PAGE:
The foamed pad is inventive in its own right. The foamed pad has a thickness of about one half inch to about an inch and one half and a reaction to compressive loading of about 12 to 16 pounds per square inch at 50% deflection. The pad preferable has at least two layers and more preferably three layers, one surface layer of which has a density of approximately one half the density of the opposed surface layer. The less dense side is the upper layer of the pad when placed under the boards. The pad is preferably made of flexible closed-cell polyethylene foam which is crosslinked by electron irradiation.
The cleats of the spring clip are preferably formed from the material of the leg to which the cleats are attached. The cleats form an angle of less than 90 degrees with the surface of the leg from which they were cut. The cleats preferably extend at an angle of from 25 degrees to 60 degrees from the surface of the leg to which the cleats are attached.
Preferably the attrition resistant layer of boards of the floor are made of wood which has been press-dried with pressure on faces of the boards to reduce shrinkage in the face width.
The pad can also be used under a carpet as an exercise floor though this is not preferred. When the multilayer pad is used under carpet the denser side is used as the top side of the pad.
FIG. 1 is an exploded view of the preferred exercise floor.
FIG. 2 is an end view of a section of the exercise floor.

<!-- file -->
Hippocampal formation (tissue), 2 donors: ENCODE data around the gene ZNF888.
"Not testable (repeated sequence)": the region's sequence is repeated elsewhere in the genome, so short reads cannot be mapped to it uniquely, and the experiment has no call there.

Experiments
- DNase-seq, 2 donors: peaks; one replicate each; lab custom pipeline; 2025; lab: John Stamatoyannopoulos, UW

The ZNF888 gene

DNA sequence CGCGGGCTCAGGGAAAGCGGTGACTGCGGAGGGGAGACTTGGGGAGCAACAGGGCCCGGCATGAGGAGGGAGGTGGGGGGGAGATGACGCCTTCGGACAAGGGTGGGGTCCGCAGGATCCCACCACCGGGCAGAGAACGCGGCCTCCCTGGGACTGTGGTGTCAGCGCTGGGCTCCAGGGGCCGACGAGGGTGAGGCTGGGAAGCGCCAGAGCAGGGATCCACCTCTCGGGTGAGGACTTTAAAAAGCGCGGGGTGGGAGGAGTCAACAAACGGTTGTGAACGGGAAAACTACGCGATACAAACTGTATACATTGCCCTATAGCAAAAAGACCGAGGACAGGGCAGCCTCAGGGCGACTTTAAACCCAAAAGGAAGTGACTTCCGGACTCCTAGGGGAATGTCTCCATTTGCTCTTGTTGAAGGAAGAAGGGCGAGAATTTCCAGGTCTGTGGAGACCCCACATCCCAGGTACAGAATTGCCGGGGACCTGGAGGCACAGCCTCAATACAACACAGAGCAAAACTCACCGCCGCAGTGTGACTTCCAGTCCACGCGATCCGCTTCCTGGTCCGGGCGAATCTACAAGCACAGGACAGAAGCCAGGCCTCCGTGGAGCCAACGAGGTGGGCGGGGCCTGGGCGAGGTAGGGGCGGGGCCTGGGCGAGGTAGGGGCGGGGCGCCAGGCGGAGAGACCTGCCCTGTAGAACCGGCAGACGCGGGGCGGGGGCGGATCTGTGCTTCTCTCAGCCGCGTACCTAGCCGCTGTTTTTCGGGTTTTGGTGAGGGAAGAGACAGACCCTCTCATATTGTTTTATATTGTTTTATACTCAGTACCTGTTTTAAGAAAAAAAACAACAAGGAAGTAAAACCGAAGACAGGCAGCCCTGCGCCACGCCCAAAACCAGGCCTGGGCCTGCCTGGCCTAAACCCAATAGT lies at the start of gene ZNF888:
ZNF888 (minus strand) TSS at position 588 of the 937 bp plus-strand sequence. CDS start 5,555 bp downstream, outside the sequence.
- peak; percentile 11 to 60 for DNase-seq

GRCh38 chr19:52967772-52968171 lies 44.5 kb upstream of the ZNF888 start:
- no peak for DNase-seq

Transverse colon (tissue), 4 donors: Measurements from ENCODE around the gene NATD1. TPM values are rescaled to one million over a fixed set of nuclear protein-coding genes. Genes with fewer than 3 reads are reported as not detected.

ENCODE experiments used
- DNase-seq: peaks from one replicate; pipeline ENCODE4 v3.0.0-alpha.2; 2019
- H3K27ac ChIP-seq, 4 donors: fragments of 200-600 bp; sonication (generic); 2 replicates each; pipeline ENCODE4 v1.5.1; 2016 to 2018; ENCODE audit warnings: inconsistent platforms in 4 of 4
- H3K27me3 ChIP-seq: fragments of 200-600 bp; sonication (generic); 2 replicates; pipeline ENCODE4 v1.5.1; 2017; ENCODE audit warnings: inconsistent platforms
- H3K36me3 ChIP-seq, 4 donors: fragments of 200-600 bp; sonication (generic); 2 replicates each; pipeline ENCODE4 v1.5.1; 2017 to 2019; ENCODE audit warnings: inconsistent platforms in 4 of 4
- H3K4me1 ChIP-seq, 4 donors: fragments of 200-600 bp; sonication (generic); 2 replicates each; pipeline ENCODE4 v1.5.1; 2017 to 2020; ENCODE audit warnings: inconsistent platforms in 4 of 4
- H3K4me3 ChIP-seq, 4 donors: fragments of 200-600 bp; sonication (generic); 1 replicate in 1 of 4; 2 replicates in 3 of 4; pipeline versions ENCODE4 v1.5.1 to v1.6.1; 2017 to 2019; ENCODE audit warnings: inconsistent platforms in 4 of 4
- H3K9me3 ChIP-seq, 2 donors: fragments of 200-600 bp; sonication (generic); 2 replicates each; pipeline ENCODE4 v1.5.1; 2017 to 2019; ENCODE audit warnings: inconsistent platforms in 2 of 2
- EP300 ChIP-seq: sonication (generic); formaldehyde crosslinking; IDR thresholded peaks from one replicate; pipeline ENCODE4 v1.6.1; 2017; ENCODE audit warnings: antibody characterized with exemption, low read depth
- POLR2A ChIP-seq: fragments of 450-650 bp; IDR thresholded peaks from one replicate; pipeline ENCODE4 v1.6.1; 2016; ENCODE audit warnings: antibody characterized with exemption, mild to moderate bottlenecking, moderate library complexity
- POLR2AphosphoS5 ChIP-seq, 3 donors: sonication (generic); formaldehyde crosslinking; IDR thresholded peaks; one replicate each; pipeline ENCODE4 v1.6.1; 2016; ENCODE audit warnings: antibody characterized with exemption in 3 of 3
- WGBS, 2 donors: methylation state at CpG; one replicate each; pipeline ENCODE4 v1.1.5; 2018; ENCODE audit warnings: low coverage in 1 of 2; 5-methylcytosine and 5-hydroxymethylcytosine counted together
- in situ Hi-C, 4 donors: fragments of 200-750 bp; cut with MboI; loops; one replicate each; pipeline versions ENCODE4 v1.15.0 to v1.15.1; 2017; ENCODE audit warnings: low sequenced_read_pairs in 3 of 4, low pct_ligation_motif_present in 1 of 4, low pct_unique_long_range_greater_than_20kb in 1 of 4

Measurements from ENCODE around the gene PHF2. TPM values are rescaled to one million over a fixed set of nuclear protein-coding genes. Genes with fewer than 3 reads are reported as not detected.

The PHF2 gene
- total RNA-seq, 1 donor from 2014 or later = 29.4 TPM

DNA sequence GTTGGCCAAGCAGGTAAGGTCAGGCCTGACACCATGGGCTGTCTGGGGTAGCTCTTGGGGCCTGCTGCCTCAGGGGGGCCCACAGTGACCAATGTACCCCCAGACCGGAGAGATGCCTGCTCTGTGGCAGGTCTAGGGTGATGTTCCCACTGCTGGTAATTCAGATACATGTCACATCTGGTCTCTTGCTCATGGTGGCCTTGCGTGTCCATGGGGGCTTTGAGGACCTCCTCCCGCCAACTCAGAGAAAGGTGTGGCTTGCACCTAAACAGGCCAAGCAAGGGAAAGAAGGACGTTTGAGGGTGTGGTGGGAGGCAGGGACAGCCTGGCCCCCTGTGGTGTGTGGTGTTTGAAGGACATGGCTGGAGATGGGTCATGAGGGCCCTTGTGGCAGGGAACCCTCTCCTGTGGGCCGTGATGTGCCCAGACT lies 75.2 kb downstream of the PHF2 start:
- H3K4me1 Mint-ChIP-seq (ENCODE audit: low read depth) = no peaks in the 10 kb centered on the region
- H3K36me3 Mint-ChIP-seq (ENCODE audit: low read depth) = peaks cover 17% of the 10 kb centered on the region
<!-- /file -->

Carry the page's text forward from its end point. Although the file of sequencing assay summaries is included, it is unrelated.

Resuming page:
FIG. 2A is a view of the spring clip.
FIG. 3 shows the deflection of tthe exercise floor during use.
FIG. 4 is a view of an exercise floor using a carpet.
Referring now to the drawings. A bottom layer 11 is a pad made of flexible closed-cell polyethylene foam which is cross linked by means of an electron irradiation process. It is made as a continuous, smooth sheet with small cells. The foam is in the form of a three layer pad 11. The layers are one-fourth of an inch thick and thermally laminated to each other. The top layer 13 and center layer 15 each have a two pounds per square foot density, and the bottom layer 17 has a four pound per square foot density. The pad 11 is resistant to high temperatures, has a very low water absorption capability, does not transmit moisture, has excellent thermal insulation characteristics and is resistant to most chemicals. The technical properties of the pad 11 are as follows.
1. Compression Strength--12.7 to 15.5 pounds per square inch at 50 percent deflection.
2. Compressive Set--16 percent maximum of original thickness after 22 hours of loading and 24 hours of recovery.
3. Tensile Srength--45 to 55 pounds per square inch.
4. Elongation--124 percent to 152 percent to break in the machine direction.
5. Tear Resistance--10 to 12 pounds per square inch in the machine direction.
6. Shore Hardness--typical value of 7 on the AA scale.
7. Thermal Stability--1.5 percent maximum shrinkage over a three hour period with no load at 180 degrees Fahrenheit.
8. Load Temperature Brittle Point--minus 110 degrees Fahrenheit.
9. Thermal Conductivity--0.25 BTU per hour, foot squared, degrees Fahrenheit per inch K factor at 7 degrees Fahrenheit.
10. Water Absorption--0.04 pounds per square foot of cut surface.
Above the pad 11 is flooring 19, which is a series of boards including boards 21, 23 and 25. The boards 21, 23 and 25 are machined tongue and grooved, end-matched and assembled from contiguous and adjacent beech strips 27 and 29. The strips 27 and 29 are assembled at the longitudinal joint 31 by means of a jointer using a double dovetail and permanently glued using a polyvinyl acetate adhesive centrally located in the boards 21, 23 and 25. A standard grade of beech is used and each board 21, 23, and 25 is five and one sixth inches wide by twelve foot one and five eights inches long by seven eights of an inch thick. The boards 21, 23 and 25 weigh 3.28 pounds per square foot.